Location: The Breaks Lounge, 801 Ocean Drive at 8th Street. Press preview 4-8 p.m., performance 8-9 p.m.

Burberry + Art Hearts Fashion Miami Art Basel Week at Spectrum Opening Night Gala Presented by Planet Fashion TV
Intel: Join for a VIP cocktail reception before a Burberry fashion show, an artistic runway presentation by Art Hearts Fashion featuring designers Amato Haute Couture, House of LiJon Sculpted Couture and Mister Triple X by Erik Rosete. Stick around for a performance by Island Def Jam recording artist Cris Cab.
Location: Spectrum Miami, 1700 NE 2nd Avenue (NE 2nd Ave. at NE 17th St.), 6-9 p.m.

Kim Hastreiter and PAPER Magazine Party
Intel: Grab a drink and crash some cymbals with Kim Hastreiter, Pink Martini’s Thomas Lauderdale and China Forbes, and PAPER’s Mr. Mickey at a singalon featuring accompanying percussion and singing by art and design luminaries.
Location: Meridian Ave. and 19th St., 5-7 p.m. RSVP to


Thursday, December 3

PAMM Presents: Dimensions, by Devonté Hynes and Ryan McNamara
Intel: Flock to Pérez Art Museum Miami (PAMM) for a one night only performance by Ryan McNamara and Devonté (“Dev”) Hynes, including an original multi-part composition by Hynes, an internationally-acclaimed musician and producer, and sculptural elements and choreography by McNamara, a celebrated performance artist
Location: 1103 Biscayne Boulevard, 9 p.m. to midnight

Brown Jordan and Sunbrella
Intel: The two join photographer Gray Malin for a celebration of art, design and travel, for a first look at the new Miami Design District flagship, an 8,600 square-foot, three-level store of re-imagined native Florida materials, which officially opens January 2016. The event will serve as a “first look” and the store will officially open in January 2016.
Location: 3650 North Miami Avenue

El Tucán
Intel: EL Tucán hosts an exclusive performance by actress and singer Cucu Diamantes, amid trompe l’oeuil murals designed by artist Happy Menocal.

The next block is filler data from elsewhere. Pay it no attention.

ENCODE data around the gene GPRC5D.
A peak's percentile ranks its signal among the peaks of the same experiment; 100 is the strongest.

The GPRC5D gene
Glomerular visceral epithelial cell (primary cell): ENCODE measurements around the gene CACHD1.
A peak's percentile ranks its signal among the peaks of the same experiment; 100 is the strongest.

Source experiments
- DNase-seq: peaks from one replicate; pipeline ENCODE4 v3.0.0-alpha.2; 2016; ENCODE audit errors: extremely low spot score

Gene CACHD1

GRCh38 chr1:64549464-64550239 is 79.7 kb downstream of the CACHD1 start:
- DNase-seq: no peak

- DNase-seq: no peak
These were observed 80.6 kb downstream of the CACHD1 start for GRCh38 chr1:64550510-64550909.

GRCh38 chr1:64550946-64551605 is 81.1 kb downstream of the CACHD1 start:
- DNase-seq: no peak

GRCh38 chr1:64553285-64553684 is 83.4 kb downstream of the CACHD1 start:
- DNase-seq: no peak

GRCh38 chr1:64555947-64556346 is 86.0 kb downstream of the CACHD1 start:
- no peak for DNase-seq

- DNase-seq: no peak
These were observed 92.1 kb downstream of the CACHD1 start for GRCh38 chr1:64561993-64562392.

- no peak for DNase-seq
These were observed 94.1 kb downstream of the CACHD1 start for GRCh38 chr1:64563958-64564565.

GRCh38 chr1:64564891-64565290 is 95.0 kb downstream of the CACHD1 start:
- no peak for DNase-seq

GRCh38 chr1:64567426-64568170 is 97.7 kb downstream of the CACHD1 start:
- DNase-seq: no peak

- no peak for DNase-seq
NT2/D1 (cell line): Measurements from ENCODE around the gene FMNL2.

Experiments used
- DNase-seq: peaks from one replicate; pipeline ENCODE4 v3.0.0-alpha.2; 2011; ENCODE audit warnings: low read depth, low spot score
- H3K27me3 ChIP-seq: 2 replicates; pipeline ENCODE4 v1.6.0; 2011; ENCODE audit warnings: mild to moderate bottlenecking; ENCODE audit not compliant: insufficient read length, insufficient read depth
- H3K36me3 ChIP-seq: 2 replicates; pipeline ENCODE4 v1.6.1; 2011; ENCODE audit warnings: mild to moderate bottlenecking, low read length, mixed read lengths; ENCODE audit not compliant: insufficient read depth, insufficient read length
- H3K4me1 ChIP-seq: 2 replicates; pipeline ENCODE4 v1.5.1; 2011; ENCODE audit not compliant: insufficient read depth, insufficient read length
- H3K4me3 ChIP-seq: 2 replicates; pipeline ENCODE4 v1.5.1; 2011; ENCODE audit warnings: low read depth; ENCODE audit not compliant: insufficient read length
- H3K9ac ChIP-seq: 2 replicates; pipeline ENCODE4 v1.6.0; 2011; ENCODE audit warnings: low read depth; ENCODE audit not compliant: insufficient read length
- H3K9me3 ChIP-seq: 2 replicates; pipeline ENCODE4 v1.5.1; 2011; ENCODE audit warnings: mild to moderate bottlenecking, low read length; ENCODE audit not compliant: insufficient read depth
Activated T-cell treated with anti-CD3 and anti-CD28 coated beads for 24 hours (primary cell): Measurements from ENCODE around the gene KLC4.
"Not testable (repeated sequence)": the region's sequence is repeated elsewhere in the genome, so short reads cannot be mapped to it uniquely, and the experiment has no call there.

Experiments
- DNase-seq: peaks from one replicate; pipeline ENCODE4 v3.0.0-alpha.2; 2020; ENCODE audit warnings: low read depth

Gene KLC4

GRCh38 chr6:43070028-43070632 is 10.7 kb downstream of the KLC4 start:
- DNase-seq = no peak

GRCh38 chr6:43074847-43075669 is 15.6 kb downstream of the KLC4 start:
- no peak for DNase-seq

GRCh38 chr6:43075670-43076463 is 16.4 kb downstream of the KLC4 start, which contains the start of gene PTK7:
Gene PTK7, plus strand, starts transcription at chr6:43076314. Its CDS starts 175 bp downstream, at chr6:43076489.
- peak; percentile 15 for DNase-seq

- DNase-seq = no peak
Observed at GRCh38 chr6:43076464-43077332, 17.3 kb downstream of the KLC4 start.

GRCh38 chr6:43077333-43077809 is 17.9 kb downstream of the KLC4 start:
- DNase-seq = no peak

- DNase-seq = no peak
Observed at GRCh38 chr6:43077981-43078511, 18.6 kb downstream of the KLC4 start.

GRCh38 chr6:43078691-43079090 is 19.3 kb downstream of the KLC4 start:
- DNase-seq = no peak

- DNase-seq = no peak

Location: December 3-5, 8 p.m.

The Four Seasons Hosts Antonio Dominguez de Haro
Intel: A retrospective of 17 paintings by Spanish painter Antonio Dominguez de Haro.
Logistics: Four Seasons Hotel, December 3, 6-9 p.m.

EDITION Gallery Pop Up
Intel: EDITION Hotel hosts a pop-up with Bill Powers’ Half Gallery & Harper’s Books and Louis B James Gallery, including book signings by Justin Adian and Sue Williams. On the second floor, virtual artist Jeremy Couillard offers an otherworldly experience with an interactive exhibition.
Location: Bungalow 252, Miami Beach EDITION, 2901 Collins Ave. December 3-6. By appointment only.


Friday, December 4

Wall at the W Hotel: Paris Hilton
Intel:Paris Hilton spins alongside Mr. Mauricio for an evening presented by Belvedere Vodka.
Location: 2201 Collins Ave, 11 p.m. RSVP to

Partner \
A Guide to Art Basel: The Must-see Shows and Showcases
Now in its 14th year, Art Basel is bigger and swankier than ever before
Presented By //
T.M. Brown // December 1, 2015

Every year around this time, thousands of dealers, buyers, artists, and scenesters descend on South Florida for Art Basel Miami. Now in its 14th year, the stateside spinoff of the Swiss art fair—and let’s be honest, calling Art Basel an art fair is like calling the Pope a priest—is bigger and swankier than ever before, attracting galleries from all over the globe and providing one of the world’s biggest stages for upcoming artists.

Before we get to all the shows you should be heading to while you’re in Miami, we here at SPIN want to hook you up with an exclusive invitation to K-PAX, a launch event to showcase the collaboration between PAX + K-HOLE, on the rooftop of the Gale South Beach this Friday, December 4th at 5:00 PM, brought to you by the folks at PAX vaporizers.

III Points Art Basel Concert Series (Thursday, December 3 — Saturday, December 5 at Mana Wynwood)

If SXSW moved to Berlin for a year, started wearing a lot of Acne and Gosha Rubchinskiy, and got really into DJ Rashad and Rødhåd, you’d have III Points. The three-year old art, tech, and music festival is quickly becoming a compulsory event for people who have traditionally flocked to Austin in March, so when they decide to throw a three-night concert series in the middle of Art Basel, you know it’s going to be good.

Life and Death Showcase with Richie Hawtin (Thursday, December 3 at 9:00 PM)

III Points Art Basel’s opening night brings iconic label Life and Death to Miami for the fourth time in as many years and the Italian powerhouse did not disappoint with its lineup. The showcase at Mana Wynwood brings Tale of Us, Mind Against, and Thugfucker to the DJ booth, providing a collection of artists that weave the worlds of pop, house, funk, and disco into a singular soundtrack. Oh, and techno legend Richie Hawtin just announced he’ll be joining the Life and Death crew as a special guest so those tickets are going to be hard to come by.